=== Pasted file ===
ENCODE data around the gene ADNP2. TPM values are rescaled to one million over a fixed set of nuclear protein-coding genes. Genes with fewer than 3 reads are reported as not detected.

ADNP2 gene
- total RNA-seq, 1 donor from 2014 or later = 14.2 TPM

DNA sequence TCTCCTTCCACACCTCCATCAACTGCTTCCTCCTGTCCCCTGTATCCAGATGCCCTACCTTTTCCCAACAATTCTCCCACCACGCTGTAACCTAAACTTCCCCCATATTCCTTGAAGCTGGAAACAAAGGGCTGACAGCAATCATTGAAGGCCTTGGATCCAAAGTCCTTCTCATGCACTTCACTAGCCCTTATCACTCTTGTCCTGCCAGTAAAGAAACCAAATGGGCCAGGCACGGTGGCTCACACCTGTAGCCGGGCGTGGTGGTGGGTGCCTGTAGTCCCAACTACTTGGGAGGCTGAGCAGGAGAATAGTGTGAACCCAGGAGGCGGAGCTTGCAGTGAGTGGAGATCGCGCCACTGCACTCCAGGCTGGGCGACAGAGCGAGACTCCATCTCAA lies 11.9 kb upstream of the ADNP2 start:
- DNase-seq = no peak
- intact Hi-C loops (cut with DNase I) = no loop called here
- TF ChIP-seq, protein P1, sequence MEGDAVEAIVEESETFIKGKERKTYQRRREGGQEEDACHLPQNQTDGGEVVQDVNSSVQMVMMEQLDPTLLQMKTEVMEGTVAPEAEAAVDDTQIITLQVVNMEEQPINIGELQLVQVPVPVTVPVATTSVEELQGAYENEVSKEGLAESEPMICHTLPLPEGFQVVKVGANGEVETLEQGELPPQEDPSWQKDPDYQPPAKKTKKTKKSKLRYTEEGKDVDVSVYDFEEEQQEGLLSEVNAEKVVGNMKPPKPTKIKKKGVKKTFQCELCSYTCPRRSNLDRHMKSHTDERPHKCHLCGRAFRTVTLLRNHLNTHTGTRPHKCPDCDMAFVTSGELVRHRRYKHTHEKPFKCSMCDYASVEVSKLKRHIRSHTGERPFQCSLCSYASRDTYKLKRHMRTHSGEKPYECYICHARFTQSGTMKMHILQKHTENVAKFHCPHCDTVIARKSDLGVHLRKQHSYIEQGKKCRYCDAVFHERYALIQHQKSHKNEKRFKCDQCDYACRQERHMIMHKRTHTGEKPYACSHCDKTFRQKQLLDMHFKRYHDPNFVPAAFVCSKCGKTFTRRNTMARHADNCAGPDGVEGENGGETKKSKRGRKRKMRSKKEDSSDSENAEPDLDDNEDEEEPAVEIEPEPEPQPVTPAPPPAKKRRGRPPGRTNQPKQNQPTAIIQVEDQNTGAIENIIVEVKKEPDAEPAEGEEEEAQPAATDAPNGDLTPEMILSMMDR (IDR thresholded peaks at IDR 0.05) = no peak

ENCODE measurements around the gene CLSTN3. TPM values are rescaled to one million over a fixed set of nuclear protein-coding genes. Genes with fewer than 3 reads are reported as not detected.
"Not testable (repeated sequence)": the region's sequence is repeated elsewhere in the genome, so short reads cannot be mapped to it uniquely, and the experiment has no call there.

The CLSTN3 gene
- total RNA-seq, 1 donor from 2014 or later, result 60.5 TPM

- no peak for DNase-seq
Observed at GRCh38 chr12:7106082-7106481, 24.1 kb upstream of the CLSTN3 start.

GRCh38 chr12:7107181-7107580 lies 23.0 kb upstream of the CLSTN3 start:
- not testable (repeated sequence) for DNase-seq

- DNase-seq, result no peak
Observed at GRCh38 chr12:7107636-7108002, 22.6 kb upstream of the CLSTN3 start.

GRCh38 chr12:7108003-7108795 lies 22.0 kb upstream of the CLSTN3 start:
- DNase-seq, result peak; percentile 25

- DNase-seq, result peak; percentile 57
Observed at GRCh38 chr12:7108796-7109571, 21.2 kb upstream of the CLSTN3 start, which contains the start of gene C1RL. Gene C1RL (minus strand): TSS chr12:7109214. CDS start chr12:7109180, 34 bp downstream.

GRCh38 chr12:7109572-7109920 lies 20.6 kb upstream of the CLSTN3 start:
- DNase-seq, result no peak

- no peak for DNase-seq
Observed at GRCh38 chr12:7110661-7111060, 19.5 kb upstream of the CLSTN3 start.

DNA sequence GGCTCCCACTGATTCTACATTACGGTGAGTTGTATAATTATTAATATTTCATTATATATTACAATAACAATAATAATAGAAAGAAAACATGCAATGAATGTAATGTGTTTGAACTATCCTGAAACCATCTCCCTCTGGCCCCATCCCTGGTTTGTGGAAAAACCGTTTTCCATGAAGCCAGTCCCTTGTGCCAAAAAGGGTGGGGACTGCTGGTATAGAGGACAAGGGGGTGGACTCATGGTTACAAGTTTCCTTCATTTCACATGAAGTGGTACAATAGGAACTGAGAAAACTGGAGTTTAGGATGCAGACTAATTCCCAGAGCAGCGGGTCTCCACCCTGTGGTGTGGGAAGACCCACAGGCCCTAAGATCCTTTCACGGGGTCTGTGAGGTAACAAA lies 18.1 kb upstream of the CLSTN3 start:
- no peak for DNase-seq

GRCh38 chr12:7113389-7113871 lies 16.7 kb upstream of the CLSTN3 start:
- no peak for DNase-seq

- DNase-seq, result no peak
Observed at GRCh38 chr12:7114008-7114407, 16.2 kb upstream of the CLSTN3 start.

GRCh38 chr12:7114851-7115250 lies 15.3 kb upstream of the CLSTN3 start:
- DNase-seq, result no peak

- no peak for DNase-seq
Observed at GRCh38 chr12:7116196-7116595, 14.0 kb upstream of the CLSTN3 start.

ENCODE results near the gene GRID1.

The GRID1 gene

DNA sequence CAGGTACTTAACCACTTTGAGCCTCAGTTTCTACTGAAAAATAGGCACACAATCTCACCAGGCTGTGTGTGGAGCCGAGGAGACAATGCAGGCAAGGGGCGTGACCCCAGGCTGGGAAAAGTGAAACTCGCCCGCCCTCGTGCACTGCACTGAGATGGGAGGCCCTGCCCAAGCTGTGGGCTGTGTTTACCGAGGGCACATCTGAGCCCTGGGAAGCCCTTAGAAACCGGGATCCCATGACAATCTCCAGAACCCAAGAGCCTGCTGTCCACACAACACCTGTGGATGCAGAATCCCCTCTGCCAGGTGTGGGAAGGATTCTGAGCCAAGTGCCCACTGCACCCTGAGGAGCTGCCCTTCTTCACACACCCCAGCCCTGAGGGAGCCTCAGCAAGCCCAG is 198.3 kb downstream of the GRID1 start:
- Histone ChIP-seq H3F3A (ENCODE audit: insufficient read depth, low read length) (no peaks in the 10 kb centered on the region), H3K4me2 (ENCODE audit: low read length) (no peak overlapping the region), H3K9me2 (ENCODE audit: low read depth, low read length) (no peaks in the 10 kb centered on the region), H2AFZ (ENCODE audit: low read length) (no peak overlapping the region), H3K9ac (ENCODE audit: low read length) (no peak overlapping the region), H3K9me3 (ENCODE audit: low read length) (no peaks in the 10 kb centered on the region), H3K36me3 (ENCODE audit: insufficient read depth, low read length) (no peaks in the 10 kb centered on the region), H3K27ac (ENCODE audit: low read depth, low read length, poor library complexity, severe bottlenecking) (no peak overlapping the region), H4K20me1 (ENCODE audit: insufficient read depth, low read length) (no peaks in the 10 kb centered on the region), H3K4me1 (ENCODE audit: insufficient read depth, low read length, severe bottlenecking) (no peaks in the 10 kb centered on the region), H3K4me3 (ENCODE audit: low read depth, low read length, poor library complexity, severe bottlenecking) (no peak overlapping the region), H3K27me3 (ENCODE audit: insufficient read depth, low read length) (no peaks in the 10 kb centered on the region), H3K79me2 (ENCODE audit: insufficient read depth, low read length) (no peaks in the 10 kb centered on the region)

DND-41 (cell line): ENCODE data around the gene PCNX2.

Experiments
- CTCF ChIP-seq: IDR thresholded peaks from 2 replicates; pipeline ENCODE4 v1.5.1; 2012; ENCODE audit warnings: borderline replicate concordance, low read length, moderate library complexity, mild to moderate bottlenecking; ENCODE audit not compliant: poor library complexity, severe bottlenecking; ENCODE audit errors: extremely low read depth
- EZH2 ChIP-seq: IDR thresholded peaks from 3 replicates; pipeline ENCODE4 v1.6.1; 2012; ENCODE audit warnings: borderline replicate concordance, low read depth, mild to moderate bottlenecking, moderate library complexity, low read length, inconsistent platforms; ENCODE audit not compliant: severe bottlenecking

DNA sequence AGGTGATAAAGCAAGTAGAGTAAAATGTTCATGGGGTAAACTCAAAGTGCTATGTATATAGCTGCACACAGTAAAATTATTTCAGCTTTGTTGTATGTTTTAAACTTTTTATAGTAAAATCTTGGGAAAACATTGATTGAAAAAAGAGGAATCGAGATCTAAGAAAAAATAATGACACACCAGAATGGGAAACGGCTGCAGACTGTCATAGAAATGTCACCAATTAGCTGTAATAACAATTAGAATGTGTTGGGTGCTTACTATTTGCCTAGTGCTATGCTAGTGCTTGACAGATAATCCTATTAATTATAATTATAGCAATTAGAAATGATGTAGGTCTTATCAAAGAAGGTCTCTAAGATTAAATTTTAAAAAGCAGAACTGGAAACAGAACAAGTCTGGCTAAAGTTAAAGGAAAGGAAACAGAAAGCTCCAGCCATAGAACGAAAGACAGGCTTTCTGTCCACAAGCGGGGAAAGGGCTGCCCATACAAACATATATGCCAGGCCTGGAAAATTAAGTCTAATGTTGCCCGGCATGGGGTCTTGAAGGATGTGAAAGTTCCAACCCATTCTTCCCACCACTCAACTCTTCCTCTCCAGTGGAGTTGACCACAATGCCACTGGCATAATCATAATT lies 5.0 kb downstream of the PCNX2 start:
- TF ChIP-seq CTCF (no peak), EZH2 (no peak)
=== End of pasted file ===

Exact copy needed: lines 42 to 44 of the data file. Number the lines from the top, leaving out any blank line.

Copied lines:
- CTCF ChIP-seq: IDR thresholded peaks from 2 replicates; pipeline ENCODE4 v1.5.1; 2012; ENCODE audit warnings: borderline replicate concordance, low read length, moderate library complexity, mild to moderate bottlenecking; ENCODE audit not compliant: poor library complexity, severe bottlenecking; ENCODE audit errors: extremely low read depth
- EZH2 ChIP-seq: IDR thresholded peaks from 3 replicates; pipeline ENCODE4 v1.6.1; 2012; ENCODE audit warnings: borderline replicate concordance, low read depth, mild to moderate bottlenecking, moderate library complexity, low read length, inconsistent platforms; ENCODE audit not compliant: severe bottlenecking

DNA sequence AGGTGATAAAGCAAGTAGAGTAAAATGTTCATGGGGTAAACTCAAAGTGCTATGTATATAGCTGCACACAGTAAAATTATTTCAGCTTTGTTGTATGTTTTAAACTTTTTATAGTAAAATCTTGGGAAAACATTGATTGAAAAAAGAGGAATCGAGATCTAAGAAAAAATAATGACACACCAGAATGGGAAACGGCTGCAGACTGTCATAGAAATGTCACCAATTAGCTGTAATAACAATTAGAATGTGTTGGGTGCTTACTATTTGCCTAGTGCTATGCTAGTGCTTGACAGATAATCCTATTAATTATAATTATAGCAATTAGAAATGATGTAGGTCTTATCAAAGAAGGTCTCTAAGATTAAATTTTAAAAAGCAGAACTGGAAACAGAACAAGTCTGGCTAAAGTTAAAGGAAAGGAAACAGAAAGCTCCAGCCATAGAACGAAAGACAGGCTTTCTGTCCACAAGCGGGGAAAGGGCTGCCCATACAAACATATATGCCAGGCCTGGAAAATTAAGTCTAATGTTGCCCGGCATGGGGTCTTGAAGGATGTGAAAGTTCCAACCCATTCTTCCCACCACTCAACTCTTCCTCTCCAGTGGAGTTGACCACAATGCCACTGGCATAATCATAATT lies 5.0 kb downstream of the PCNX2 start: